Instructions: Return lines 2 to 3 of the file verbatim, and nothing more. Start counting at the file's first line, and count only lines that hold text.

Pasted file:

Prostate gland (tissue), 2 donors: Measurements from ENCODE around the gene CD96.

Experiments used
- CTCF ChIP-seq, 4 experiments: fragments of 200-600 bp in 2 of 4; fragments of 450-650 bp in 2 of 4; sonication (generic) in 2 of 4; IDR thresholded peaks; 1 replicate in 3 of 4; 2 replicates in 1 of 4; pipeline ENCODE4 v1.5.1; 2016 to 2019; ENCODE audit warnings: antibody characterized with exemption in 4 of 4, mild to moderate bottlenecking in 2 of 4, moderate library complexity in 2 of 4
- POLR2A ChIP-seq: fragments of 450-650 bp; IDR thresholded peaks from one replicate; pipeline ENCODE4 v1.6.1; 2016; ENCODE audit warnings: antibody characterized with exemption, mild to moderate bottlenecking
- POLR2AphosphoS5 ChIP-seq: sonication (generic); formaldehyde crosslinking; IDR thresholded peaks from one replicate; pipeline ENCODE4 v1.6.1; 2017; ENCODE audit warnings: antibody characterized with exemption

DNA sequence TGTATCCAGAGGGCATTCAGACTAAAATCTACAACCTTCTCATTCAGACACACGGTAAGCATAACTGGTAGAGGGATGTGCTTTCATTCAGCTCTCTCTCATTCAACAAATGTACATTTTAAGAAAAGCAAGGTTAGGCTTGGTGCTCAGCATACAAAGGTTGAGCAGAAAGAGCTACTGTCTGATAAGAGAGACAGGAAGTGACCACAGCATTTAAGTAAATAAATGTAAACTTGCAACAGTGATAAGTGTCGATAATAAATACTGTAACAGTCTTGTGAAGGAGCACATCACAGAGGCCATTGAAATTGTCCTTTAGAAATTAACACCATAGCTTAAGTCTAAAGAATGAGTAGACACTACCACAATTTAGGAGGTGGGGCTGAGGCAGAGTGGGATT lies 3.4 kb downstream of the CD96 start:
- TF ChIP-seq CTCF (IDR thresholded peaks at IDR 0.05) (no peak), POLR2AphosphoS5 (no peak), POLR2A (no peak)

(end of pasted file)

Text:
Experiments used
- CTCF ChIP-seq, 4 experiments: fragments of 200-600 bp in 2 of 4; fragments of 450-650 bp in 2 of 4; sonication (generic) in 2 of 4; IDR thresholded peaks; 1 replicate in 3 of 4; 2 replicates in 1 of 4; pipeline ENCODE4 v1.5.1; 2016 to 2019; ENCODE audit warnings: antibody characterized with exemption in 4 of 4, mild to moderate bottlenecking in 2 of 4, moderate library complexity in 2 of 4